#

We were hoping that court records would provide some more clarity about this case, unfortunately, they don’t. We wanted to understand what made Consulate Guadalajara or this official the specific target in this attack. There is no mention in the unsealed court records of a visa denial as a motive in this attack.  U.S. Attorney Terwilliger says, “The Vice Consul was targeted and shot because he represented the United States.” All consulate officials represent the United States in Guadalajara, what made this specific diplomat the target?  The U.S. national attacker reportedly lived in California but was studying in Mexico. This individual left California, went to Mexico, and then later decided to surveil the consulate in Guadalajara in order to find a target? Why? What made him decide he suddenly wanted to shot a representative of his own country one day? What was the trigger? This case remains perplexing to us.

#

Advertisements

Two Mexicans Extradited in the 2011 Murder and Attempted Murder of ICE Agents in Mexico

Posted: 12:03 am ET
[twitter-follow screen_name=’Diplopundit’ ]

In 2011, we blogged about this case here:  US Mission Mexico: ICE Special Agents Killed/Wounded at Fake Roadblock on Road to Monterrey$5 Million Reward for Information Re: Shootings of Two ICE Agents in Mexico and “Fast and Furious” gun killed ICE Special Agent Jaime Zapata in Mexico?

On May 16, 2016, USDOJ announced that two Mexican nationals have been extradited from Mexico to face charges for their alleged participation in the murder of U.S. Immigration and Customs Enforcement (ICE) Special Agent Jaime Zapata and the attempted murder of ICE Special Agent Victor Avila on Feb. 15, 2011, in Mexico.

The charges and extraditions were announced today by Assistant Attorney General Leslie R. Caldwell of the Justice Department’s Criminal Division, U.S. Attorney Channing D. Phillips of the District of Columbia, Assistant Director Stephen E. Richardson of the FBI Criminal Investigative Division and Director Sarah R. Saldaña of ICE.

Jesus Ivan Quezada Piña, aka Loco, 28, and Alfredo Gaston Mendoza Hernandez, aka Camaron, aka Burger, 33, both of San Luis Potosi, Mexico, were charged on May 16, 2013, in a four-count indictment with murder of an officer or employee of the United States; attempted murder of an officer or employee of the United States; attempted murder of an internationally protected person; and using, carrying, brandishing and discharging a firearm during and in relation to a crime of violence causing death.  The indictment was unsealed today when Quezada Piña and Mendoza Hernandez made their initial appearances before Senior U.S. District Judge Royce C. Lamberth of the District of Columbia.  Quezada Piña and Mendoza Hernandez were ordered detained without bail.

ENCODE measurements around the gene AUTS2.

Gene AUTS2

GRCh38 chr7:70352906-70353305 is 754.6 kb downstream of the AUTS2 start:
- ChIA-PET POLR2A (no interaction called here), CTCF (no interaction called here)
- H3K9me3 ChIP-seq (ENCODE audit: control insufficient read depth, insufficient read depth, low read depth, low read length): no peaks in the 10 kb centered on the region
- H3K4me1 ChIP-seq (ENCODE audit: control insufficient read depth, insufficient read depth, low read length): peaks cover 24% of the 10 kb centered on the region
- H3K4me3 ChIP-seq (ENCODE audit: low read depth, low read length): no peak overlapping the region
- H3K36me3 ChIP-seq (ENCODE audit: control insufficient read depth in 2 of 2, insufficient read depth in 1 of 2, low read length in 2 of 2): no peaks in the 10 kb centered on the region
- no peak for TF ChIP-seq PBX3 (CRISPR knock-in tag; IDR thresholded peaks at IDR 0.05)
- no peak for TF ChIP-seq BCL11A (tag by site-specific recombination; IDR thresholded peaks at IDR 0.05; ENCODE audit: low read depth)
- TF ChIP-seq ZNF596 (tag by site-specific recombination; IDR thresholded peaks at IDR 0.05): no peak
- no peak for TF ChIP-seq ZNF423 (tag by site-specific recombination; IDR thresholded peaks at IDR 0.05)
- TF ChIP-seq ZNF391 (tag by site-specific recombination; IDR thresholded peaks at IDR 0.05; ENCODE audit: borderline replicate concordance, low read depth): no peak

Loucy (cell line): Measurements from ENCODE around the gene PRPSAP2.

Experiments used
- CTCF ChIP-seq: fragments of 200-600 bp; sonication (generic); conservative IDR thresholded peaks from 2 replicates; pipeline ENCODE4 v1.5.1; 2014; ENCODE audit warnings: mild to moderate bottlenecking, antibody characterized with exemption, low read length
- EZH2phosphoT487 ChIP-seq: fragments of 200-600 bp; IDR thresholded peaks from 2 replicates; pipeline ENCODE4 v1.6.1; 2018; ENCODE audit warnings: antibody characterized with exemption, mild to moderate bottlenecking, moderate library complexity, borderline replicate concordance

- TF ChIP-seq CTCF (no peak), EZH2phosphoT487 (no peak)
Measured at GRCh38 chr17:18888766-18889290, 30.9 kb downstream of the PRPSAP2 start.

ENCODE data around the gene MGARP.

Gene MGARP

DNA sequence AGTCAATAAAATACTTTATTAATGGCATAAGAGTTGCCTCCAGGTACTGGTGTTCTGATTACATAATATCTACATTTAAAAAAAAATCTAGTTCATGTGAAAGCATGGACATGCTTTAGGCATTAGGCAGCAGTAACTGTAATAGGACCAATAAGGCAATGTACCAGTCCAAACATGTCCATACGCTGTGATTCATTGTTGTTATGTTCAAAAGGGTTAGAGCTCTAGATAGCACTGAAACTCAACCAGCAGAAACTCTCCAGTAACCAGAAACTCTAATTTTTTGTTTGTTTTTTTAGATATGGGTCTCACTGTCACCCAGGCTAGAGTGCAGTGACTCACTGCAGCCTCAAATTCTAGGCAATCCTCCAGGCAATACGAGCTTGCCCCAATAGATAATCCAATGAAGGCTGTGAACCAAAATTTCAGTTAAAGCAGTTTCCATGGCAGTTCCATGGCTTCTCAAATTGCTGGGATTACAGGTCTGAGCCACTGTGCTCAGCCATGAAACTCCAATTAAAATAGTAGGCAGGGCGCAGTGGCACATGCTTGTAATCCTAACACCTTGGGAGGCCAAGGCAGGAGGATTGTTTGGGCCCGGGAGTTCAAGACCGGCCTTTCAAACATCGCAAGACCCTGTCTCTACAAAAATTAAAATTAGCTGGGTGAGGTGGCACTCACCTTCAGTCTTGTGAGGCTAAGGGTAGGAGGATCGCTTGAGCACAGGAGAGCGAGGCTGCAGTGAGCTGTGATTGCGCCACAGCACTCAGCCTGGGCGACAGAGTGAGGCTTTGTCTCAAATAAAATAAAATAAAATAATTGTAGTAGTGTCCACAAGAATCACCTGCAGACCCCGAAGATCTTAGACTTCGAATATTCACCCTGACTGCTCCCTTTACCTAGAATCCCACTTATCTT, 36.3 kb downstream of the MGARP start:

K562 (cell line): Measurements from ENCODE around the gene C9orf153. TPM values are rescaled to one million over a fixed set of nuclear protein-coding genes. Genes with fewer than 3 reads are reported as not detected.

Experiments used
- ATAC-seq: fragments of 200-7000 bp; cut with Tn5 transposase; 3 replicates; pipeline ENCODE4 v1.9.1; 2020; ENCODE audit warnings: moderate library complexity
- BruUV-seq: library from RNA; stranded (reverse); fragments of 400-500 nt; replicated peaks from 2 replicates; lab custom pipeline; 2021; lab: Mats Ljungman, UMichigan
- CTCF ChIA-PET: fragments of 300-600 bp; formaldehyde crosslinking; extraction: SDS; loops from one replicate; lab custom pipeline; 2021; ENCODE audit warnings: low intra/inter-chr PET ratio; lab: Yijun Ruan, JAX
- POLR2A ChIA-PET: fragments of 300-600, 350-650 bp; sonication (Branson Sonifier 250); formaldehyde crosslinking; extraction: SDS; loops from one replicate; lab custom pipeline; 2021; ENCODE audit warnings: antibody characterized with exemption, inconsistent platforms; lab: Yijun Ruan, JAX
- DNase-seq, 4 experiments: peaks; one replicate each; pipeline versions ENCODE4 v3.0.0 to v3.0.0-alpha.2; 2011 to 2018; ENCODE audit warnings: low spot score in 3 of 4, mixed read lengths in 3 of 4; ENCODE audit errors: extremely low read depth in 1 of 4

Four defendants—Julian Zapata Espinoza, aka Piolin, 35; Ruben Dario Venegas Rivera, aka Catracho, 28; Jose Ismael Nava Villagran, aka Cacho, 33; and Francisco Carbajal Flores, aka Dalmata, 41—previously pleaded guilty to offenses based on their roles in the murder and attempted murder of the ICE agents.  As part of their guilty pleas, Espinoza, Rivera and Villagran admitted that they participated directly in the Feb. 15, 2011, ambush of the two special agents as part of a Los Zetas hit squad.  The fourth defendant, Flores, acknowledged assisting Zetas members after the attack.  A fifth defendant, Jose Emanuel Garcia Sota, aka Juan Manuel Maldonado Amezcua, aka Safado, 35, was extradited to the United States on Oct. 1, 2015, for his participation in this attack and is currently awaiting trial.

The charges and allegations in the indictment are merely accusations, and the defendants are presumed innocent unless and until proven guilty.

The FBI is investigating the case with substantial assistance from ICE, the Bureau of Alcohol, Tobacco, Firearms and Explosives, the Drug Enforcement Administration, U.S. Customs and Border Patrol, the U.S. Department of State’s Diplomatic Security Service and the U.S. Marshals Service.  The investigation was also coordinated with the assistance of the Government of Mexico.

#

#

Malian National Alhassane Ould Mohamed Indicted for 2000 Murder/Attempted Murder of US Embassy Niger Staffers

–By Domani Spero

On September 18, the USDOJ announced the indictment of Malian national, Alhassane Ould Mohamed for the alleged murder/attempted murder of U.S. Embassy Niamey’s personnel in Niger back in 2000. The individual allegedly killed DOD’s William Bultemeier, the Defense Attache System Operations Coordinator and wounded Staff Sergeant Christopher McNeely, the Marine Detachment Commander for U.S. Embassy Niger at the time.  Mr. Bultemeier was killed on the day he was scheduled to return to the United States.

Screen Shot 2013-09-21

(click on image for larger view)

Via USDOJ:

Malian National Indicted In Brooklyn Federal Court For Murder Of U.S. Diplomat | September 18, 2013

An indictment was unsealed today in federal court in Brooklyn, New York, charging Alhassane Ould Mohamed, also known as “Cheibani,” a Malian citizen, with the murder and attempted murder of United States Embassy personnel stationed in Niamey, Niger in December 2000.   In addition, a reward of $20,000 was announced for information that leads to the defendant’s capture.